The Military Manpower Administration said on Thursday that enlistment will be deferred for conscientious objectors who refuse the mandatory military service until they are legally able to perform alternative civilian services.
The Constitutional Court ruled last week that a clause of the Military Service Act which does not recognize alternative service as a substitute for conscription is unconstitutional.
The MMA said it has decided, in acceptance of the ruling, to postpone the enlistment of conscientious objectors -- those who refuse mandatory military service on grounds of conscience or religious beliefs -- until alternative services are legally introduced.
Following an order issued by MMA Commissioner Ki Chan-soo, regional offices of military manpower administration on Wednesday began receiving applications to put off enlistment dates from those who have refused to join the military due to religious or other beliefs.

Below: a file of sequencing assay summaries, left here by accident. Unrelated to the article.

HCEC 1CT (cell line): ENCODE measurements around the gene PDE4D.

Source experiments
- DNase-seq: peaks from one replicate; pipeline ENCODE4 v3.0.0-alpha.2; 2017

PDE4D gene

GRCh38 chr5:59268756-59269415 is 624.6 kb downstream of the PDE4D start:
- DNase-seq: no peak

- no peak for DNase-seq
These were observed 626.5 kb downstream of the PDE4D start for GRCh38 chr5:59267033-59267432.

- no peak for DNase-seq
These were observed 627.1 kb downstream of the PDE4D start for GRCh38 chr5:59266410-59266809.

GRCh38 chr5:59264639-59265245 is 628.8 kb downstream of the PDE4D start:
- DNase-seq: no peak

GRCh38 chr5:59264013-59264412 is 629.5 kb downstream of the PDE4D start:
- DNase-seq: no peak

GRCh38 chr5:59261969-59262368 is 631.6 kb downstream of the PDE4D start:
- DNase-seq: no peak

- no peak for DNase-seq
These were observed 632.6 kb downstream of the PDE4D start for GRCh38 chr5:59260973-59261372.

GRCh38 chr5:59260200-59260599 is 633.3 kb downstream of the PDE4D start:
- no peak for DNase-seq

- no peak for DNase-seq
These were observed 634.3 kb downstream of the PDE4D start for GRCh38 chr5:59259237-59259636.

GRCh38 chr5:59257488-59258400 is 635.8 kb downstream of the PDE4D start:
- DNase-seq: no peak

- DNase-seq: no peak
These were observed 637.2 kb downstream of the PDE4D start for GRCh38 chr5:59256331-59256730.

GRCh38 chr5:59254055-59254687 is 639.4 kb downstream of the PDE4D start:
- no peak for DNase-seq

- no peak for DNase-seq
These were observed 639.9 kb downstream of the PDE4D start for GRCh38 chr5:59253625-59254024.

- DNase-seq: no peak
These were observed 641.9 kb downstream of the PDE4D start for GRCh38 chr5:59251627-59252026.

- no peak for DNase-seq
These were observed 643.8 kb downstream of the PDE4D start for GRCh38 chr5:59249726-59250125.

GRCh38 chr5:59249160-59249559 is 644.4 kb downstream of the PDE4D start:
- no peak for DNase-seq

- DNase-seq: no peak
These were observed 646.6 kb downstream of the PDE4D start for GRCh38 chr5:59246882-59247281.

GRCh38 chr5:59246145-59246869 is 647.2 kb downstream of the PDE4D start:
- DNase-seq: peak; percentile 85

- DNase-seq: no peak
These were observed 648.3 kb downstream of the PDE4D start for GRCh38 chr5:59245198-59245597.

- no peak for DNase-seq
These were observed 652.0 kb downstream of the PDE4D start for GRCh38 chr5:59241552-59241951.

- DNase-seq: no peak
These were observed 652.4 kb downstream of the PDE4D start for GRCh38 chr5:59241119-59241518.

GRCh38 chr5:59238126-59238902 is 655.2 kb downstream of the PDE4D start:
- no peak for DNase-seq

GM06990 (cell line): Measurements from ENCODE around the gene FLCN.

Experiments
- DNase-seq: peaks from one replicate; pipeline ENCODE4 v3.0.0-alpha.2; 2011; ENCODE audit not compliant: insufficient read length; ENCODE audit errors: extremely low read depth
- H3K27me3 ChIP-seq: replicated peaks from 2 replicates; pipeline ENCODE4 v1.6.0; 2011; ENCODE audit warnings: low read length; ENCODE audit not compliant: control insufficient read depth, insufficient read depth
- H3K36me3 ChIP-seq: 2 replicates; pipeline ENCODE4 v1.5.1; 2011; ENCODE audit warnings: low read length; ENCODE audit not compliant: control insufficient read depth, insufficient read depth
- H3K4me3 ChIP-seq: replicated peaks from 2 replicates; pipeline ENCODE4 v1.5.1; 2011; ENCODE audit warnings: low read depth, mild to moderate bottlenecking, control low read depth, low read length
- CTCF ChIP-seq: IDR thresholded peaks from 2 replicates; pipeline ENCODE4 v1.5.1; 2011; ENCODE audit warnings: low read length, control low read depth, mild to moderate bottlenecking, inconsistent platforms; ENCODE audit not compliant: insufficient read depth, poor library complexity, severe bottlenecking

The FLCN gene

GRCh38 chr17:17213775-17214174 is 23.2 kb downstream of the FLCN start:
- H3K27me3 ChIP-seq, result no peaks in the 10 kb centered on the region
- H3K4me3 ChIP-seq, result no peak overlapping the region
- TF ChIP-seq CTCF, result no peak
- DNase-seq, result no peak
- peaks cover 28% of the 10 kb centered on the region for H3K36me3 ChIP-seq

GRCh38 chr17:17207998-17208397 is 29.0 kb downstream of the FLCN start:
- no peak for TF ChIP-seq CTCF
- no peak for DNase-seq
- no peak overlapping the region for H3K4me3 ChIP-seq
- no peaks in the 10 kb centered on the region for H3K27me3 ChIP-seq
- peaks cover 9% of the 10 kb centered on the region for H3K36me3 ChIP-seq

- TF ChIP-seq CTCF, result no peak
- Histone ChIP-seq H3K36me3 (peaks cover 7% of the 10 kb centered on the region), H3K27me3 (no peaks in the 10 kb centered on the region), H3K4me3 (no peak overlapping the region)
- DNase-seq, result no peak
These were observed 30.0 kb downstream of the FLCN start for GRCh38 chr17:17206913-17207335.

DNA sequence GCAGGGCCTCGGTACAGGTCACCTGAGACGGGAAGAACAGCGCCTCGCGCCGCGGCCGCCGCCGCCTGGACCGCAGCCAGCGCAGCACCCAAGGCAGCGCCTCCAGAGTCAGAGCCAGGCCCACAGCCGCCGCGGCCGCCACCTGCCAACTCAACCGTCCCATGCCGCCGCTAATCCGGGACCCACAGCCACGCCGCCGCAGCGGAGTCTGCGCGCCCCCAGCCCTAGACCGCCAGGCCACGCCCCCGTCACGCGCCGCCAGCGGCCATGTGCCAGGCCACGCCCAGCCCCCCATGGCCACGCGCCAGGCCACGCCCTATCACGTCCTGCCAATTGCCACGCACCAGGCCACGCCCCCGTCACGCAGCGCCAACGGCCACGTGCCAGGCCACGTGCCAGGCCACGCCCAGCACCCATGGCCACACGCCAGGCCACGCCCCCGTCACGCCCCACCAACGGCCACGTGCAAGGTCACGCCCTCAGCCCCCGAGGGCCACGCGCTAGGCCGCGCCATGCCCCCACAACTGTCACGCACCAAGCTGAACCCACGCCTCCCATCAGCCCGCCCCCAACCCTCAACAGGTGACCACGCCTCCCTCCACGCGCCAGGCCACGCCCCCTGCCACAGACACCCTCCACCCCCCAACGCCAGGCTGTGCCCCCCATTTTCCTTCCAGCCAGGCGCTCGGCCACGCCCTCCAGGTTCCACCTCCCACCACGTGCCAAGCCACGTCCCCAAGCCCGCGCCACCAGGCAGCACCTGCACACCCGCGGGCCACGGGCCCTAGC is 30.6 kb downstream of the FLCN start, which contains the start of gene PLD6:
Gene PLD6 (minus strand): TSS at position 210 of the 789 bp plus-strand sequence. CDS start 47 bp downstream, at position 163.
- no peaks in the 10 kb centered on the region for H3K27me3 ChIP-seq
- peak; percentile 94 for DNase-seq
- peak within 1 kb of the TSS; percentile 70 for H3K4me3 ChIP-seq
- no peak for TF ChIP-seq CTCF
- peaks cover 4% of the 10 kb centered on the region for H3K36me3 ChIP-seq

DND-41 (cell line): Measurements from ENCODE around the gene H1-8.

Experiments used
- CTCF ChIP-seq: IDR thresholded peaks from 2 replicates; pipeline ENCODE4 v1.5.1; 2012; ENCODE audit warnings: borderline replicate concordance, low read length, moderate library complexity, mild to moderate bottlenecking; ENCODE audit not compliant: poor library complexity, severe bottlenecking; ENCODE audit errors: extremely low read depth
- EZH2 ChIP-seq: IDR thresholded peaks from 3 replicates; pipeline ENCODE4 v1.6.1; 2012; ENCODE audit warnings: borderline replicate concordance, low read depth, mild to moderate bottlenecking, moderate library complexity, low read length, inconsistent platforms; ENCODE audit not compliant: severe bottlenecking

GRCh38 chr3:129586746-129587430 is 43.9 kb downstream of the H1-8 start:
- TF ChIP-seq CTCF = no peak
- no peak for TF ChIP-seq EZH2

Applicants are required to submit an application form for delaying enlistment, a certificate from a religious group that they belong to, a personal statement and a confirmation letter to the regional branch of MMA.
The MMA will then decide whether to defer their enlistment after thorough review, an MMA official said.
“Seven people have already applied on the first day,” the official said.
Under the military service law, the MMA has so far pressed criminal charges against conscientious objectors.
The Constitutional Court last week ordered the revision of current laws by Dec. 31, 2019 to give conscientious objectors an option to perform alternative civilian services as a substitute for military service.
By Kim So-hyun (firstname.lastname@example.org